While aggregate performance metrics can generate valuable insights at a large scale, their dominance means more complex and nuanced language phenomena, such as vagueness, may be overlooked. Focusing on vague terms (e.g. sunny, cloudy, young, etc.) we inspect the behavior of visually grounded and text-only models, finding systematic divergences from human judgments even when a model’s overall performance is high. To help explain this disparity, we identify two assumptions made by the datasets and models examined and, guided by the philosophy of vagueness, isolate cases where they do not hold.

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A Mention-Based System for Revision Requirements Detection
Ahmed Ruby | Christian Hardmeier | Sara Stymne

Exploring aspects of sentential meaning that are implicit or underspecified in context is important for sentence understanding. In this paper, we propose a novel architecture based on mentions for revision requirements detection. The goal is to improve understandability, addressing some types of revisions, especially for the Replaced Pronoun type. We show that our mention-based system can predict replaced pronouns well on the mention-level. However, our combined sentence-level system does not improve on the sentence-level BERT baseline. We also present additional contrastive systems, and show results for each type of edit.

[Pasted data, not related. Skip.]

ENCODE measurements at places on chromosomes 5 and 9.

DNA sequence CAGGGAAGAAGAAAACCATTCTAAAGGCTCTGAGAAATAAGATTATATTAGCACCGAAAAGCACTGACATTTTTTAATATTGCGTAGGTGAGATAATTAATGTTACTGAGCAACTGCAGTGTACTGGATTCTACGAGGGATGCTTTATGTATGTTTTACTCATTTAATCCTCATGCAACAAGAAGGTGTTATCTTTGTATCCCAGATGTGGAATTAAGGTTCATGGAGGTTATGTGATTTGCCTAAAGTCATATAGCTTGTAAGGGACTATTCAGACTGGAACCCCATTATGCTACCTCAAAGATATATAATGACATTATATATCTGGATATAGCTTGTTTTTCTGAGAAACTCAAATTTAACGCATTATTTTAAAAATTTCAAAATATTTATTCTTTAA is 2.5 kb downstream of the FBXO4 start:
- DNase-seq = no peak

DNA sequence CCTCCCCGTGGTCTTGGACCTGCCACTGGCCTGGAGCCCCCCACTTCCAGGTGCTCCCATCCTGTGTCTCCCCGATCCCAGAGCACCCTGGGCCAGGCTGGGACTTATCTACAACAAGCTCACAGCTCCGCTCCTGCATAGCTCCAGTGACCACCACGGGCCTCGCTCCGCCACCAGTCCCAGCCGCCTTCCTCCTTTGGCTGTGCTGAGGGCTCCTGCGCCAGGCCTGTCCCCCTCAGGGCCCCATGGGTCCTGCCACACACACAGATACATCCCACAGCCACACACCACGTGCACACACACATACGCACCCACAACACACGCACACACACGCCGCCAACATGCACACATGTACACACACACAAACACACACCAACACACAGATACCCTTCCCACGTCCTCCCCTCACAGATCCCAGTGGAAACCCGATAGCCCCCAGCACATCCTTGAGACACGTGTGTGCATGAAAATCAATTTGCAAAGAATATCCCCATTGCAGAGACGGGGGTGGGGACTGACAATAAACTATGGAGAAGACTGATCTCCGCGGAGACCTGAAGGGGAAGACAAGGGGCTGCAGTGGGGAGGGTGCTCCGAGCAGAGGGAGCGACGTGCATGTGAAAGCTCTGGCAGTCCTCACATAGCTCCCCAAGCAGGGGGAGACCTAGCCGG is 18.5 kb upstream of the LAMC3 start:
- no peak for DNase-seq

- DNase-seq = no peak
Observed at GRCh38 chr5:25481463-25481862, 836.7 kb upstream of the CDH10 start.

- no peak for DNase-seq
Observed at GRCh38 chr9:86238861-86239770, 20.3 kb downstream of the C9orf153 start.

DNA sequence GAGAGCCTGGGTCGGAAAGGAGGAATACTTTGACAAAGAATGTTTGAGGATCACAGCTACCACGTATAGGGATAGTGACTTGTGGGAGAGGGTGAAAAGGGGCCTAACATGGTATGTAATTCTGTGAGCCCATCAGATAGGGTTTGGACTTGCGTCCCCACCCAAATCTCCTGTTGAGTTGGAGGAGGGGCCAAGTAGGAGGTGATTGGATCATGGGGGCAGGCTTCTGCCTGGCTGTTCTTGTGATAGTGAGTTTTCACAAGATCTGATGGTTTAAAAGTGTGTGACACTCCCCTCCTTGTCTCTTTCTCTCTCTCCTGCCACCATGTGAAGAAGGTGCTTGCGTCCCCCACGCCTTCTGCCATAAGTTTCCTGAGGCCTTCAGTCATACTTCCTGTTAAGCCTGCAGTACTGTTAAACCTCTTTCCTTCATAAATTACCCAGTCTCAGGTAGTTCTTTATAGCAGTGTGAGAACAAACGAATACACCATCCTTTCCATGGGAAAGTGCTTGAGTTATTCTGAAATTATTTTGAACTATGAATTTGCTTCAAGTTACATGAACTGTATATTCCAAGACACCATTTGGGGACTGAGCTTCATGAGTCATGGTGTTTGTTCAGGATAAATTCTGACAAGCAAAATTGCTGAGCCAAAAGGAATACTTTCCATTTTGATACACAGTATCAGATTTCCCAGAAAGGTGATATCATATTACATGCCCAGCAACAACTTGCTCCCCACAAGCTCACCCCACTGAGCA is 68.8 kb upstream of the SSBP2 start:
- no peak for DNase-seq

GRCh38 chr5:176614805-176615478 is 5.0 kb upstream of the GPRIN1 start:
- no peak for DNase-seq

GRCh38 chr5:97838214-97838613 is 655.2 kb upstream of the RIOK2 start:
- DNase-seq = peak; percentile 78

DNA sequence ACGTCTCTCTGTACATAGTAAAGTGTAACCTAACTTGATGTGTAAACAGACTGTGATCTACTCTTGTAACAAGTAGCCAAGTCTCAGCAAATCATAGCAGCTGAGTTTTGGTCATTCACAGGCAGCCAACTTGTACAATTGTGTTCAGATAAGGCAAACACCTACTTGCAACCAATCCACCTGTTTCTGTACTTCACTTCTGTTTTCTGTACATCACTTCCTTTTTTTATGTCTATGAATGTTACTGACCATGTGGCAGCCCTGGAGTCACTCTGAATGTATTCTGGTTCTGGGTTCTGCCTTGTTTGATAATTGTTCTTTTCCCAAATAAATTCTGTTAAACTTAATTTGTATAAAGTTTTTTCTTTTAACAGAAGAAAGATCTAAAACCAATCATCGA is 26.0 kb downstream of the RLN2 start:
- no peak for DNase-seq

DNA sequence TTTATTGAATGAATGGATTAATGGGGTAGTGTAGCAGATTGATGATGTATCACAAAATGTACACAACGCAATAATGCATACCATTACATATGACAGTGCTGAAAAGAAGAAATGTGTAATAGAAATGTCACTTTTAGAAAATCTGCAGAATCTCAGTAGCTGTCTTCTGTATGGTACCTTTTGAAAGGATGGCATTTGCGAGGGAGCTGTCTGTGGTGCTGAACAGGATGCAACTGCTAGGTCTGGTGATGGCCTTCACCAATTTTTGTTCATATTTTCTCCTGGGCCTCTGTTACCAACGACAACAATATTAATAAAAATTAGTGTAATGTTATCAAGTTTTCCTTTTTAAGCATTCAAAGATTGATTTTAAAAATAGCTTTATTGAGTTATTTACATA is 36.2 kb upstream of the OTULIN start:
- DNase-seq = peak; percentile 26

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TTCB System Description to a Shared Task on Implicit and Underspecified Language 2021
Peratham Wiriyathammabhum

In this report, we describe our transformers for text classification baseline (TTCB) submissions to a shared task on implicit and underspecified language 2021. We cast the task of predicting revision requirements in collaboratively edited instructions as text classification. We considered transformer-based models which are the current state-of-the-art methods for text classification. We explored different training schemes, loss functions, and data augmentations. Our best result of 68.45% test accuracy (68.84% validation accuracy), however, consists of an XLNet model with a linear annealing scheduler and a cross-entropy loss. We do not observe any significant gain on any validation metric based on our various design choices except the MiniLM which has a higher validation F1 score and is faster to train by a half but also a lower validation accuracy score.